Tail Golden pheasant crest
Body Flat gold tinsel
Rib Fine gold wire
Hackle Orange
Wing Jungle cock breast, tied flat.
Head Orange

Green Weenie

Bob Skehan


Hook Mustad 9575
Thread black
Tail red yarn
Body lime green day glow wool wil silver tinsel winding.
Wing white marabou
Throat red feather barbules
Head black with white eyes and red pupils
Comment This pattern was shared with me by Maine Guide, David Prince.

Lucas Grizzly Streamer

Clark Lucas


Hook Tiemco 300, size 6
Thread Red
Tail Sword (herl)
Body Medium flat silver tinsel
Throat White polar bear
Wing 2 regular grizzly hackles "sandwiching" 1-2 yellow grizzly hackles.
Collar Green-winged teal flank
Cheeks Jungle Cock
Head Loon Hard head (black) leaving small area unlaquered for gill.
Topping Sword (herl)
Comment A good fly for rainbow trout in our area (Idaho).

Mating Dance

Ron McKusick


Tail 2 jungle cock body feathers dyed lavendar
Body Red holographic Christmas ribbon that has been stripped in half.
Throat Sparse bucktail, pink then chartreuse
Underwing Pink ostrich then purplse flashabou, then chartreuse bucktail
Wing White marabou plume, then yellow and hot red sparse bucktail
Cheeks A pair of peacock neck plumes
Head Red paint

Brookie Parr

Kelvin Hartley


Flaming Tongue

Chris DelPlato


Hook 6xl streamer hook
Head Black
Throat 10-15 Peacock sword fibers
Body Kreinik Metallic Ribbon, Vatican Gold Hi-Lustre (color# 102HL)
Wing Marabou, equal parts - red on top, orange on bottom
Tail 10-15 Peacock sword fibers

The motivation for this fly began after finding a spool of Kreinik metallic ribbon with the intriguing color name "Vatican Gold". Since this body material already had some religious overtone, my thought was to link this with some other kind of religious symbolism. I had remembered something being written about 'tongues of fire' descending upon the disciples, and that mental imagery seemed bold enough for a truly 'hot' attractor pattern. A combination red/orange wing would be fiery enough. The Vatican Gold ribbon gave it some flash, and peacock sword for contrast and just because I like it (though, one could further symbolize that the green represents a few dollars for the collection plate on Sunday).

Christmas Bugger

Wayne McMahon


Hook Tiemco 300
Thread 6/0 red uni-thread
Tail olive marabou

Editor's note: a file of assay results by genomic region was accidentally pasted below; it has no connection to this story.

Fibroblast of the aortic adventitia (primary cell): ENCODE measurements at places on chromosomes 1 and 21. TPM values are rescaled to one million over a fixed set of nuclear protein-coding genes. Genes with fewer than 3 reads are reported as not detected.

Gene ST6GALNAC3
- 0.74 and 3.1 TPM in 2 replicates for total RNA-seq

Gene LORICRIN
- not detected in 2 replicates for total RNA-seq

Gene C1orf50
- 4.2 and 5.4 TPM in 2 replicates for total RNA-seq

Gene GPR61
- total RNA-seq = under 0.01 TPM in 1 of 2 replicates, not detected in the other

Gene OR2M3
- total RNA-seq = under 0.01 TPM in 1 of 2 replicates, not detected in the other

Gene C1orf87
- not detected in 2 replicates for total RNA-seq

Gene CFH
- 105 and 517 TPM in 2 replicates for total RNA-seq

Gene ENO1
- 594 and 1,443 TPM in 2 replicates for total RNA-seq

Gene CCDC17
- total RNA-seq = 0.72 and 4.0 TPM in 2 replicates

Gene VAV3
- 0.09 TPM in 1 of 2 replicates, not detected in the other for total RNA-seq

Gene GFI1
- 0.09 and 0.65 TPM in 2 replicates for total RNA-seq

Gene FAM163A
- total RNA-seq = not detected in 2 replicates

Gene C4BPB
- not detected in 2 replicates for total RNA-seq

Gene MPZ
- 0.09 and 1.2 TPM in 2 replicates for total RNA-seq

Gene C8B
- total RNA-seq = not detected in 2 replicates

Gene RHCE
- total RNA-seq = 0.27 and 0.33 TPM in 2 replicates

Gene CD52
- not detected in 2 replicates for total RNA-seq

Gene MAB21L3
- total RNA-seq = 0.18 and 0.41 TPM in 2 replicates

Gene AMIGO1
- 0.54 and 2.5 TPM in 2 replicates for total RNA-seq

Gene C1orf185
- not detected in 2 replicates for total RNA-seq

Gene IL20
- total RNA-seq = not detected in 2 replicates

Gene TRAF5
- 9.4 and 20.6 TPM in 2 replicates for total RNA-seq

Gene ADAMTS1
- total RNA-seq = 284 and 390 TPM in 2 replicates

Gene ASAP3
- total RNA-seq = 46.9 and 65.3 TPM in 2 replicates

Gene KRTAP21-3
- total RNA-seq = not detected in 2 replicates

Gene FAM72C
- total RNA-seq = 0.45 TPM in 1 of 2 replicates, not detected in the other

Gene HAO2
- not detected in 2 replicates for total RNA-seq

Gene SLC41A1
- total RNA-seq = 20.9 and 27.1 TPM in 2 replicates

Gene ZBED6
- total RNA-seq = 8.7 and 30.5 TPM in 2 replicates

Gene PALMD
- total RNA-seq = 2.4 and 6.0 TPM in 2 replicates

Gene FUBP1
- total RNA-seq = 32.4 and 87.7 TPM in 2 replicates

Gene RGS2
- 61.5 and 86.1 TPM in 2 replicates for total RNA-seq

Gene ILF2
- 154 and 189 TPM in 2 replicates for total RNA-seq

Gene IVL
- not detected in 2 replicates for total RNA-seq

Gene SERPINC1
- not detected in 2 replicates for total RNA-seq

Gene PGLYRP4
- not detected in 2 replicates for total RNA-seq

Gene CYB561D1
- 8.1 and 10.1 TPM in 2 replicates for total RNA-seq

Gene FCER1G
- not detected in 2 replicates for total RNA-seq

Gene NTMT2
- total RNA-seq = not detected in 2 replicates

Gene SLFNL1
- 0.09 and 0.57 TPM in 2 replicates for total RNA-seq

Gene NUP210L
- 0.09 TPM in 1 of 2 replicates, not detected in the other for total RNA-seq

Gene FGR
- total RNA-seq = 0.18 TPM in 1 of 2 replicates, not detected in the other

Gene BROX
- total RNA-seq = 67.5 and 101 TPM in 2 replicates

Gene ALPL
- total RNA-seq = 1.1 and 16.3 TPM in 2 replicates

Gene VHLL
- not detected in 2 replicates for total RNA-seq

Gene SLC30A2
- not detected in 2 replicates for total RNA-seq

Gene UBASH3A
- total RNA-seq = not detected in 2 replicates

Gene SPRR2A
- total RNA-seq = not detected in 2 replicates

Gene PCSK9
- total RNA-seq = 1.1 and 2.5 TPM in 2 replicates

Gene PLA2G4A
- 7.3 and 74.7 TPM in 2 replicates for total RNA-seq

Body red poly yarn
Hackle bron/olive saddle (2)
Head gold bead, large

Mickey Finn Bugger

Aaron Hirschhorn


Hook Streamer of choice, 4 or 6XL, size 8 - 12
Thread Black 6/0
Tail Yellow Marabou topped by Red Marabou
Body Yellow Chenille or Vernille
BACK Red Chenille or Vernille
Hackle Yellow Saddle
EYES Black inside Yellow (optional)

Montreal Whore

Glenn Seibert


Hook size 2 - 10 streamer hook 3-4x long
Thread Black
Body Hunter Orange
Rib Silver Mylar
Wing 10-15 strands of each / red, white, & blue bucktail mixed, over which a full white marabou feather. Make sure the wing isn't longer than 1/4 inch beyond the hook or it will foul when cast.
CommentS This is believed to have been originated by the late Lenny Loiselle, but it has definitely been popularized in the Greenville, Maine area by Dan Legere of the Maine Guide Fly Shop. Dan stated to me that he fishes a 3x or 4x length in the early season and an 8x in the fall.

Golden Bear

Robb Nicewonger


Hook TMC 300 #6
Thread Black
Tail GP tippet
Body Embossed gold tinsel (the original called for flat gold with oval rib)
Wing Yellow over orange over yellow calftail
Throat Sparse teal flank, beard style (original called for mallard)

Alexandra Streamer

Jimmie Toney


Head Black
Tail A fairly long but rather narrow section of a red goose or swan wing feather
Body Medium embossed silver tinsel
RibBING Narrow oval silver tinsel
Throat A wide black saddle hackle wound on as a collar and separated at the top to accomodate the wing
Wing A fairly large bunch of bright green peacock herl. The herl should be so selected as to be very green and very fine. The wing extends beyond the tail of the fly

Red and White Featherwing

John Lent


Thread black
Body silver braid wound around hook shank
Wing two red hackles flanked by two white hackles.